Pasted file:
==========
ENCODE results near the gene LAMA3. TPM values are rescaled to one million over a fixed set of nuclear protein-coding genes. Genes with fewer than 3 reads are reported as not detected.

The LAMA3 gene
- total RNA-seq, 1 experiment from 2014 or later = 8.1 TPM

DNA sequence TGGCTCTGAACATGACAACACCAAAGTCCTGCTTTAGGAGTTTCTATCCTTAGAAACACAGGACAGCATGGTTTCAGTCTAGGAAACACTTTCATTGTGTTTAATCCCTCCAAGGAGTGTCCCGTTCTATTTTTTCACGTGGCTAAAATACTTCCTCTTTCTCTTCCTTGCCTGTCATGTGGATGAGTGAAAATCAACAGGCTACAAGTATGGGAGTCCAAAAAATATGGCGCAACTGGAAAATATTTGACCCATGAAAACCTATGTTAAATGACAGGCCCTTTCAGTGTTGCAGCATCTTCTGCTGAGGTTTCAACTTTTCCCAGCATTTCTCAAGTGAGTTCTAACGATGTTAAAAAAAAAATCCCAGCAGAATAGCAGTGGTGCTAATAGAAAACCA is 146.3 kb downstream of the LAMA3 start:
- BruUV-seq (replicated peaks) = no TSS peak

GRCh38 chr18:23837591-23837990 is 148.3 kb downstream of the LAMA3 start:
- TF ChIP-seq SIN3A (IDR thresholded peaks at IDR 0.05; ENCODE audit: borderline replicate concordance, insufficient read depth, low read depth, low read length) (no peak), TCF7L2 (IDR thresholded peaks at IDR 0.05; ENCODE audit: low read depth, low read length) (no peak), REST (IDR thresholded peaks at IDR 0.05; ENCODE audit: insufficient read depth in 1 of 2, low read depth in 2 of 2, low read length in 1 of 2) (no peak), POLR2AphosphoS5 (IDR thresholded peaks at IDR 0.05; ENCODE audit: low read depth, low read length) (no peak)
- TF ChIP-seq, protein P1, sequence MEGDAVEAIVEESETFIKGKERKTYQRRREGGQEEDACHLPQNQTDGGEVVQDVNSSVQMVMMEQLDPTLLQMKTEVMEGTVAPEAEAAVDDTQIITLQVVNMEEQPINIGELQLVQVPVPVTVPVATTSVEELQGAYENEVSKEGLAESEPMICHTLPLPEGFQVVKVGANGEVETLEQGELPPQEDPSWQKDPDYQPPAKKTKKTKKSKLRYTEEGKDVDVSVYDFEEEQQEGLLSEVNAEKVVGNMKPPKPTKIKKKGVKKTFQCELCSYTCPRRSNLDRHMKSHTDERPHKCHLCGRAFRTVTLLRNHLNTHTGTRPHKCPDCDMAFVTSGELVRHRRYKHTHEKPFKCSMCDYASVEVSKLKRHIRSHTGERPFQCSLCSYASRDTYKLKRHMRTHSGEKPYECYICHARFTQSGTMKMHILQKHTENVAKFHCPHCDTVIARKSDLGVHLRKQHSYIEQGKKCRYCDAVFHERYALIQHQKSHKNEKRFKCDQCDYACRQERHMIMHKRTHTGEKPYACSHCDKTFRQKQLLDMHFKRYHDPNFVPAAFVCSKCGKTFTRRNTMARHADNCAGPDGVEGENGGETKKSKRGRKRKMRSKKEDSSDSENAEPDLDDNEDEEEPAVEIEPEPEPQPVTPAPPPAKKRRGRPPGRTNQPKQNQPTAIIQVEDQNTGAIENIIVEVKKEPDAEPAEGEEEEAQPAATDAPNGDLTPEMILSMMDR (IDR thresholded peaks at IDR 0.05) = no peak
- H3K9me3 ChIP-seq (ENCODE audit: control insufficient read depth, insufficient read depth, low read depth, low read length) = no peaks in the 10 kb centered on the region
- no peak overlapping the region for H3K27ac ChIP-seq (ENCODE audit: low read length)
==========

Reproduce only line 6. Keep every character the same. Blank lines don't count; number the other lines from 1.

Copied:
GRCh38 chr18:23837591-23837990 is 148.3 kb downstream of the LAMA3 start: